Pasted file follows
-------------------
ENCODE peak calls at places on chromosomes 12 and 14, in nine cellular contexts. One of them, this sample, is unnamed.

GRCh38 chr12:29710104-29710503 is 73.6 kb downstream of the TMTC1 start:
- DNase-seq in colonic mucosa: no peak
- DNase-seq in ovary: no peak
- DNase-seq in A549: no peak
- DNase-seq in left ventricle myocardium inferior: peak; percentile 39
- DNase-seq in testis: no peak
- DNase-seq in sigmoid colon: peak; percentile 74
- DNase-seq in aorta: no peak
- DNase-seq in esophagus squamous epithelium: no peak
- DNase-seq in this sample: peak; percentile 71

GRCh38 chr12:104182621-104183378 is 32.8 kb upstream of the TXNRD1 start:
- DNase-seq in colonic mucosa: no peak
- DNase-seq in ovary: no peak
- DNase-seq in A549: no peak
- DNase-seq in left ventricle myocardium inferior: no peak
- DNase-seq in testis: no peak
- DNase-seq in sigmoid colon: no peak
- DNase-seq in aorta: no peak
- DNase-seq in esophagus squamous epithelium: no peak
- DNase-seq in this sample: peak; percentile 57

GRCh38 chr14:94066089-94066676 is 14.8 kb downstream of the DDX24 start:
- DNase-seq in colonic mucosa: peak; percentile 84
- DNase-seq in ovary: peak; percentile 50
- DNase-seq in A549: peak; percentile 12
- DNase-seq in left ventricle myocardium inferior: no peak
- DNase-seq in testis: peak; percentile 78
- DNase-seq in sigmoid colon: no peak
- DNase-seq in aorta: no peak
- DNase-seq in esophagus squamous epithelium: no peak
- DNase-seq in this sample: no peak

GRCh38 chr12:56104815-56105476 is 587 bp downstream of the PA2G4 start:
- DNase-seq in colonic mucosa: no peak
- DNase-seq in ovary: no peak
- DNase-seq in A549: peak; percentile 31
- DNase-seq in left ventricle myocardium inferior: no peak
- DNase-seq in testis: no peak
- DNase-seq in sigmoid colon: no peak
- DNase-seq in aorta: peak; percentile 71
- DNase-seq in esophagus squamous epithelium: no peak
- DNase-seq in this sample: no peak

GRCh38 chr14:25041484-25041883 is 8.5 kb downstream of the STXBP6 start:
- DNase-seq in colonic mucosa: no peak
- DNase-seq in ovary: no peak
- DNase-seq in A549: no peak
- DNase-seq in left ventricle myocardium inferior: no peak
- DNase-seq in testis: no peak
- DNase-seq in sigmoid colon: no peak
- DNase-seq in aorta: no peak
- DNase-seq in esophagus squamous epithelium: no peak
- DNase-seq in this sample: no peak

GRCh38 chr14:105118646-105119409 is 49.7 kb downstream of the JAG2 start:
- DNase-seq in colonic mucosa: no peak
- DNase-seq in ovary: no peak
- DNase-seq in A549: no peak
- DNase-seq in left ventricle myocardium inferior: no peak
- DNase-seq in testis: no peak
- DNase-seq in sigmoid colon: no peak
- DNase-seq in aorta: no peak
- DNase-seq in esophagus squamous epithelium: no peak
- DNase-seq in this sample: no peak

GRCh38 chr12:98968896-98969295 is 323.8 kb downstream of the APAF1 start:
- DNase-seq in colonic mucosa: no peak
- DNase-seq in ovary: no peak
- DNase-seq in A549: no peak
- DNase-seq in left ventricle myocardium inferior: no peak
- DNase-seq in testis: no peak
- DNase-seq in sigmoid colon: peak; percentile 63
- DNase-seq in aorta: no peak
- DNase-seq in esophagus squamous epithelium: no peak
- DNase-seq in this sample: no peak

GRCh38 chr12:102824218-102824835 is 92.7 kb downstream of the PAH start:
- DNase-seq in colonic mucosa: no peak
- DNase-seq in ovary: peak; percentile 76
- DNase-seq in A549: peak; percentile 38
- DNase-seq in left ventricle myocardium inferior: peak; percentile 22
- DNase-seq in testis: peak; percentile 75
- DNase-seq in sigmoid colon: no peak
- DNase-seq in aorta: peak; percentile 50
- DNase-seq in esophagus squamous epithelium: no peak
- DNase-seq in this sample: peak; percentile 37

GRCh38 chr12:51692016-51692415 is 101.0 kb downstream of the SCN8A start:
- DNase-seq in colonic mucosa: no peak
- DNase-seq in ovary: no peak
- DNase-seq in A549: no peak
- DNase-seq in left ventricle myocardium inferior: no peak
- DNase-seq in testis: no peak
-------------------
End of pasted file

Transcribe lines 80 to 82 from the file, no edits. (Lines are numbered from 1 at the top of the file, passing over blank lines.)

- DNase-seq in esophagus squamous epithelium: no peak
- DNase-seq in this sample: peak; percentile 37

GRCh38 chr12:51692016-51692415 is 101.0 kb downstream of the SCN8A start: